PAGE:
Local PHAs do not specify rent prices for Section 8 units, but they must be within range of the area’s median income rates. If an approved unit is located in an area that commands higher rents, the higher market rent is probably too high. On the flip side, if a nicer unit is located in a bad area, the landlord may lose out on being able to charge a slightly higher market rent that could have been charged outside of the Section 8 housing program.

Section 8 Tenant Quality is Inconsistent

Since Section 8 tenants do not pay the majority of the rent, they may be less likely to maintain the interior of the rental unit, and may also be more likely to cause problems for the property manager or owner. However, as previously noted, being evicted from Section 8 housing makes it difficult for tenants to receive housing assistance in the future; so this may motivate tenants to be on good behavior.

More desirable tenants (outside of the Section 8 housing program) may be less likely to rent in a property that accepts Section 8 payments. However, building a solid relationship with the local housing authority may allay the fears of other future tenants.

Section 8 Tenants Are Just as Much Work

There’s no decrease in a landlord’s workload simply because they accept Section 8 tenants. While most local PHAs assist in the Section 8 rental process, landlords and property managers still need to screen potential tenants, create and enforce leases, and maintain the property. Additionally, the PHA does not help to collect the tenant’s portion of the rent.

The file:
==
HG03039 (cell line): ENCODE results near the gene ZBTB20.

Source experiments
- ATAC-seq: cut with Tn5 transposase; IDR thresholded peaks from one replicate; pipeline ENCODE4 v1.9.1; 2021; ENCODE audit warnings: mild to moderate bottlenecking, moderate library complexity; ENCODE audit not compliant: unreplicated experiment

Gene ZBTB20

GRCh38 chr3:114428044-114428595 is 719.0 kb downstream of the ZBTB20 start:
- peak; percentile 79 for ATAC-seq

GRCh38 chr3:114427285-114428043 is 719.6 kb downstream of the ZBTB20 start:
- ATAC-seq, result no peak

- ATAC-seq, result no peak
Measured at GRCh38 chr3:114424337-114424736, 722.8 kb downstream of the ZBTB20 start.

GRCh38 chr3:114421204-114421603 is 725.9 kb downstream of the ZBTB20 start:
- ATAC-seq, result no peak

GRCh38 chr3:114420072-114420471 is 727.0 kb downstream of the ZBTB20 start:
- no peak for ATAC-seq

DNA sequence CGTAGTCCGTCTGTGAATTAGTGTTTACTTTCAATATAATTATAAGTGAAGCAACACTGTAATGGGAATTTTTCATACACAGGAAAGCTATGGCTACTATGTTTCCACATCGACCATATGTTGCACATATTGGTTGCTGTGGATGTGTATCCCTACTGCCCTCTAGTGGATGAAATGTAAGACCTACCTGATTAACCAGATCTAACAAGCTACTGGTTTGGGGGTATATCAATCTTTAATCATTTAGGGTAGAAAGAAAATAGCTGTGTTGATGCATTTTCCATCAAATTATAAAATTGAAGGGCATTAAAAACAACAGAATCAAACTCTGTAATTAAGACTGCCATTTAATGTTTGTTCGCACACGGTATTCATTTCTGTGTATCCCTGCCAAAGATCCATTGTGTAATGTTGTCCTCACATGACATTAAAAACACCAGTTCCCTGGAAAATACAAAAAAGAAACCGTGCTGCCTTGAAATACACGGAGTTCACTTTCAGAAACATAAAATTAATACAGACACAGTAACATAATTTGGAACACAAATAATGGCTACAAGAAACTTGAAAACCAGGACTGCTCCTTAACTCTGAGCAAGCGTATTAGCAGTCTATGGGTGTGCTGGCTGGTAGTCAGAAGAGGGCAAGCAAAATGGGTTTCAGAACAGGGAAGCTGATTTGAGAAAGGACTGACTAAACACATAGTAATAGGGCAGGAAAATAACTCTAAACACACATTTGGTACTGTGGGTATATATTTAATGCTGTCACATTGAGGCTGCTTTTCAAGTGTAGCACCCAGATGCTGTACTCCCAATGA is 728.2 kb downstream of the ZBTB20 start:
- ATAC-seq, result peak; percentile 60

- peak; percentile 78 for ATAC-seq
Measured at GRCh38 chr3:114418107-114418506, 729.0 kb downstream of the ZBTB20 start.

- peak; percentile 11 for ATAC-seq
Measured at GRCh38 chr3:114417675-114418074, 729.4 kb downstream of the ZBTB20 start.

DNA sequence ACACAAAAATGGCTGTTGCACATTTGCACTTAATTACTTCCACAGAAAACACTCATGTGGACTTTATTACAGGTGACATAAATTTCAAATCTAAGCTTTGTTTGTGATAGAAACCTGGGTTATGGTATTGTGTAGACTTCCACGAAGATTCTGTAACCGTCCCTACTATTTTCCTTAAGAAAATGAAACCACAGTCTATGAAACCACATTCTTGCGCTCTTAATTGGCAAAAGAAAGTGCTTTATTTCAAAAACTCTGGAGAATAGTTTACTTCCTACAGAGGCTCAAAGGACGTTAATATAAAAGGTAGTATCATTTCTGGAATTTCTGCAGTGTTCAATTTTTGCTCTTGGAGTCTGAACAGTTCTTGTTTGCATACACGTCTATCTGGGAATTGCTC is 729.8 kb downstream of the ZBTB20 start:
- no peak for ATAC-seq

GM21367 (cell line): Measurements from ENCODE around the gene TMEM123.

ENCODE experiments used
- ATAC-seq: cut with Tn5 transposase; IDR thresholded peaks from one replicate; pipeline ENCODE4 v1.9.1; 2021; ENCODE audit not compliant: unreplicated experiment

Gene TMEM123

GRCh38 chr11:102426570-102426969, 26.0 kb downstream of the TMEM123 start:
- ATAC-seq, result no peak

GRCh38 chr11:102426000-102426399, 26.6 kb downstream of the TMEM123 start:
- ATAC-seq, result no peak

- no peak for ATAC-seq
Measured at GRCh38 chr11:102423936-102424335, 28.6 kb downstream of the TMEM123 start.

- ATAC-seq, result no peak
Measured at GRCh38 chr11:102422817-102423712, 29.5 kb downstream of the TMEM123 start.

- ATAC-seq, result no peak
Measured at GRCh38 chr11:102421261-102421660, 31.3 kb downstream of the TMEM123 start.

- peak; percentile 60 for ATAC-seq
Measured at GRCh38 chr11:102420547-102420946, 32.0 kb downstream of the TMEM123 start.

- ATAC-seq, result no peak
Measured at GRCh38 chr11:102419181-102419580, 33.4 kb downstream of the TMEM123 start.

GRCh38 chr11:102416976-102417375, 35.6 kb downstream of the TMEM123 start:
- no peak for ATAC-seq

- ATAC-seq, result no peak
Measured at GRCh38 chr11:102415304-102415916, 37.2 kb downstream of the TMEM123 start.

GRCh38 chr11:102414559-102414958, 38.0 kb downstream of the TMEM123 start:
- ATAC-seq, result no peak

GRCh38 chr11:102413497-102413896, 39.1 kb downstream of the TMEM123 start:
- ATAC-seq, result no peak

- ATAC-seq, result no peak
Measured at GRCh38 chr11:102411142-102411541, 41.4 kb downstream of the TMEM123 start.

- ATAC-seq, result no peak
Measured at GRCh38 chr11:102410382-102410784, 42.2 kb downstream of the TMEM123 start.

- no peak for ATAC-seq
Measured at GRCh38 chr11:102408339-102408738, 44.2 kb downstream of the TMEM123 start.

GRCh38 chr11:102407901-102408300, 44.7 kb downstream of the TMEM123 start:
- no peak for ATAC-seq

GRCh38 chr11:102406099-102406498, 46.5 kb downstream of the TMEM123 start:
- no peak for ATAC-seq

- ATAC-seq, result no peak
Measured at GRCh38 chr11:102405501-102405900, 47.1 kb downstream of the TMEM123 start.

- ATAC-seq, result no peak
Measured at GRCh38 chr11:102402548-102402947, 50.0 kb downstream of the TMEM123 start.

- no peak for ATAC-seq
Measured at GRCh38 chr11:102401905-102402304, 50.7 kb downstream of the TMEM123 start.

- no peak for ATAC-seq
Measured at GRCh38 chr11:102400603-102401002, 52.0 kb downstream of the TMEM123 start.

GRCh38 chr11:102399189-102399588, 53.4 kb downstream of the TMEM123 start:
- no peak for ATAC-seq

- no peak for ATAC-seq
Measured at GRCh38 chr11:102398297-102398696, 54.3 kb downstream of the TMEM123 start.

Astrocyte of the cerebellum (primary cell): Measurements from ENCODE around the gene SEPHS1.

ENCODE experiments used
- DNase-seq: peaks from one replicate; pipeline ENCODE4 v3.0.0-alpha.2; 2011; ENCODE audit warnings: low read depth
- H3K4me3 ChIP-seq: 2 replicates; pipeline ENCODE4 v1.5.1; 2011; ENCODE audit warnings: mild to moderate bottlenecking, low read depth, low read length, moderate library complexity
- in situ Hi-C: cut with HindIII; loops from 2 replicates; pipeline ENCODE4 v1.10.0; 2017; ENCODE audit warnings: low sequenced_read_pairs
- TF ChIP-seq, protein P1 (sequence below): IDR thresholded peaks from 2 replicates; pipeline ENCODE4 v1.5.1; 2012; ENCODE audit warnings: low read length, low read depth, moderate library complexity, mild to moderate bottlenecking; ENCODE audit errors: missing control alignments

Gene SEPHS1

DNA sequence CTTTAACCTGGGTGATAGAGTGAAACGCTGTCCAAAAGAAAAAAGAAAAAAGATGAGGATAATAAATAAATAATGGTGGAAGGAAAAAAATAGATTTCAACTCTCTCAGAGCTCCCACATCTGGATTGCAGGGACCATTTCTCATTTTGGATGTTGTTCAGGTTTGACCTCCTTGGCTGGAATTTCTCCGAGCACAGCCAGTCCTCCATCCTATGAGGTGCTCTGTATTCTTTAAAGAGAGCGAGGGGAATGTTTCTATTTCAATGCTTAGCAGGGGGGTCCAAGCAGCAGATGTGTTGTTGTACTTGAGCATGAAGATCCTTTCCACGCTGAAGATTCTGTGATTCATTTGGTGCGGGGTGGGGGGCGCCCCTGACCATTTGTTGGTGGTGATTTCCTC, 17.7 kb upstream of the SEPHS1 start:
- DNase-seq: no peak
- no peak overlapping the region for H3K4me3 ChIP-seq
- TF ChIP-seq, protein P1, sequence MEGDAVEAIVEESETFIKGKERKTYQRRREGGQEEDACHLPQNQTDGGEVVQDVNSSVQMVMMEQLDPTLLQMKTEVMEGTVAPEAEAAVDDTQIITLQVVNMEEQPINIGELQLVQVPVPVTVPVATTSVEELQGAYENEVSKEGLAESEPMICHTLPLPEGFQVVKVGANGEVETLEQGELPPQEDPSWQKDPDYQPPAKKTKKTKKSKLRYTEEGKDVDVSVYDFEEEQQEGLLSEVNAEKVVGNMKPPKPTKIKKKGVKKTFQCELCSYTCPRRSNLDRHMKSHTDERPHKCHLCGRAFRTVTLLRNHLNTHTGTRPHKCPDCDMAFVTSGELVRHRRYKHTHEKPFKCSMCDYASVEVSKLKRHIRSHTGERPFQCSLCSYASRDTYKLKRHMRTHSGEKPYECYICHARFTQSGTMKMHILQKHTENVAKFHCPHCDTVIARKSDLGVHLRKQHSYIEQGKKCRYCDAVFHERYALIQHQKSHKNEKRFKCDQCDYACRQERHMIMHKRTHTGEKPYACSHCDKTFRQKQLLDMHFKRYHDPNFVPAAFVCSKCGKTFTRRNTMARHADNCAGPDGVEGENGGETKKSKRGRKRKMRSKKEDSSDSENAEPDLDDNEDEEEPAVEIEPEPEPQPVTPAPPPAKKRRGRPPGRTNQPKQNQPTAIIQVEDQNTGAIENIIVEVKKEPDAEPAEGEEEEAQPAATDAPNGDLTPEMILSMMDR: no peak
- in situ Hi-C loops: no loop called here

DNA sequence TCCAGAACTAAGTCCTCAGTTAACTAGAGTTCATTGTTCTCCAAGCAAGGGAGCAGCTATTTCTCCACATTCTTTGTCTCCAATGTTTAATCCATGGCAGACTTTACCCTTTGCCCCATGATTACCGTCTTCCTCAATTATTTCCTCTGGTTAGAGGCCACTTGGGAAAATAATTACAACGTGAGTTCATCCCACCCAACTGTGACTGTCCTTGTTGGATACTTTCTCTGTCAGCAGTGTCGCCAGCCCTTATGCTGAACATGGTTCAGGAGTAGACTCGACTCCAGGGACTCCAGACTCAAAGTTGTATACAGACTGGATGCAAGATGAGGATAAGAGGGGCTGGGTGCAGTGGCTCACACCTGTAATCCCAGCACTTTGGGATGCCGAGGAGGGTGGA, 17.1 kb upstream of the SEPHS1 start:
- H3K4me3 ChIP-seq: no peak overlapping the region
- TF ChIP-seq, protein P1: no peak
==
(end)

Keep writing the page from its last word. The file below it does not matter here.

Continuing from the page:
However, if a landlord is dedicated to the Section 8 housing program, maintains the approved units, and keeps an active watch on the property, there is no reason that they cannot be successful.

How to Become a Section 8 Housing Landlord

This section will cover the requirements to become an approved Section 8 landlord for the city of Chicago, my home base. However, the majority of Section 8 housing guidelines are federally established, so most housing assistance programs operate under the same set of requirements countrywide.

Note that each local PHA may create and enforce additional Section 8 requirements. You can locate yours through the Local PHA Finder.

Education for Section 8 Landlords

The Chicago Housing Authority (CHA) requires prospective Section 8 landlords to attend a mandatory Owners Briefing seminar. The seminar includes information on Section 8 housing inspections, Section 8 landlord rights, how Section 8 rental rates are determined, and how to list and market Section 8 properties. They usually take less than 4 hours, and they provide the opportunity for property owners to interact with CHA representatives face-to-face.

Listing and Marketing Section 8 Units

After completing the seminar, prospective Section 8 landlords are able to list and market the rental units through the CHA, in collaboration with, which provides a free listing service for available Section 8 properties. Other options are local Craigslist pages, and posting ads in local stores and supermarkets (this works best in smaller communities). When a prospective Section 8 tenant expresses interest, the landlord or property manager would process the application just as they would for any other tenant.

Section 8 Unit Inspection

If the prospective Section 8 tenant is approved by the property manager or landlord, then the CHA’s Request for Tenancy Approval Packet is completed and submitted to the CHA. Once it has been received and reviewed for accuracy, a Housing Quality Standards inspection is scheduled, usually within 3 to 5 days. The HQS inspection ensures that the Section 8 unit meets all health and safety standards set by the federal government.